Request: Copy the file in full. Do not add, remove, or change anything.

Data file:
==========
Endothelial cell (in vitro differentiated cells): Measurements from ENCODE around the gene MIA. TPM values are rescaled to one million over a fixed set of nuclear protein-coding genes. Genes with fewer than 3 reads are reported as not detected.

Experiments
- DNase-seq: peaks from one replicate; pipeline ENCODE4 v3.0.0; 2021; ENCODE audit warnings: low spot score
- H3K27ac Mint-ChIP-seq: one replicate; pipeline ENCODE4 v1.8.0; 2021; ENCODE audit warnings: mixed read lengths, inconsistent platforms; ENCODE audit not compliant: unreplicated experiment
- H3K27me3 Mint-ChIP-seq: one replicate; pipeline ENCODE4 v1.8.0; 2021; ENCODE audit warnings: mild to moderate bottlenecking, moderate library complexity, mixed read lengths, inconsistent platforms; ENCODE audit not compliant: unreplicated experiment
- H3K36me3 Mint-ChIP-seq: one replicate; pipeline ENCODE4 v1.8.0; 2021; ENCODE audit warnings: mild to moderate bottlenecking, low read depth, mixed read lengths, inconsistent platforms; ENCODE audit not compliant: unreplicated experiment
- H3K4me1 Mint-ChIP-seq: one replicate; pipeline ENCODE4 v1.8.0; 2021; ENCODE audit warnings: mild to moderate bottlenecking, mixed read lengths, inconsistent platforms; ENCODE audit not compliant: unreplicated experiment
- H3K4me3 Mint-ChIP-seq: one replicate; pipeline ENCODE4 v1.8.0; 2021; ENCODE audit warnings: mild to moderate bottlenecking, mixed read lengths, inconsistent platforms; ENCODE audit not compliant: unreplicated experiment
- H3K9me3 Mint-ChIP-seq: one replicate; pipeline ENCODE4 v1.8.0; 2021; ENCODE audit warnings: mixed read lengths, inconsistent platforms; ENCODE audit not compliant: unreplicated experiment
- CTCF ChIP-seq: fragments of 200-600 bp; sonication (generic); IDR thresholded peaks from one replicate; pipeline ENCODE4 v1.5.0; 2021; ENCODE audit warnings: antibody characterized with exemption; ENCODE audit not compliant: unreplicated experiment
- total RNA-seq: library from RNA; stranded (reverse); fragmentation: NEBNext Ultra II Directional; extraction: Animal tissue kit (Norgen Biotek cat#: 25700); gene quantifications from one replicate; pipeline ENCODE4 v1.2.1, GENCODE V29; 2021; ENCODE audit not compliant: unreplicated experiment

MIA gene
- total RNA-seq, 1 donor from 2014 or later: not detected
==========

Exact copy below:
Endothelial cell (in vitro differentiated cells): Measurements from ENCODE around the gene MIA. TPM values are rescaled to one million over a fixed set of nuclear protein-coding genes. Genes with fewer than 3 reads are reported as not detected.

Experiments
- DNase-seq: peaks from one replicate; pipeline ENCODE4 v3.0.0; 2021; ENCODE audit warnings: low spot score
- H3K27ac Mint-ChIP-seq: one replicate; pipeline ENCODE4 v1.8.0; 2021; ENCODE audit warnings: mixed read lengths, inconsistent platforms; ENCODE audit not compliant: unreplicated experiment
- H3K27me3 Mint-ChIP-seq: one replicate; pipeline ENCODE4 v1.8.0; 2021; ENCODE audit warnings: mild to moderate bottlenecking, moderate library complexity, mixed read lengths, inconsistent platforms; ENCODE audit not compliant: unreplicated experiment
- H3K36me3 Mint-ChIP-seq: one replicate; pipeline ENCODE4 v1.8.0; 2021; ENCODE audit warnings: mild to moderate bottlenecking, low read depth, mixed read lengths, inconsistent platforms; ENCODE audit not compliant: unreplicated experiment
- H3K4me1 Mint-ChIP-seq: one replicate; pipeline ENCODE4 v1.8.0; 2021; ENCODE audit warnings: mild to moderate bottlenecking, mixed read lengths, inconsistent platforms; ENCODE audit not compliant: unreplicated experiment
- H3K4me3 Mint-ChIP-seq: one replicate; pipeline ENCODE4 v1.8.0; 2021; ENCODE audit warnings: mild to moderate bottlenecking, mixed read lengths, inconsistent platforms; ENCODE audit not compliant: unreplicated experiment
- H3K9me3 Mint-ChIP-seq: one replicate; pipeline ENCODE4 v1.8.0; 2021; ENCODE audit warnings: mixed read lengths, inconsistent platforms; ENCODE audit not compliant: unreplicated experiment
- CTCF ChIP-seq: fragments of 200-600 bp; sonication (generic); IDR thresholded peaks from one replicate; pipeline ENCODE4 v1.5.0; 2021; ENCODE audit warnings: antibody characterized with exemption; ENCODE audit not compliant: unreplicated experiment
- total RNA-seq: library from RNA; stranded (reverse); fragmentation: NEBNext Ultra II Directional; extraction: Animal tissue kit (Norgen Biotek cat#: 25700); gene quantifications from one replicate; pipeline ENCODE4 v1.2.1, GENCODE V29; 2021; ENCODE audit not compliant: unreplicated experiment

MIA gene
- total RNA-seq, 1 donor from 2014 or later: not detected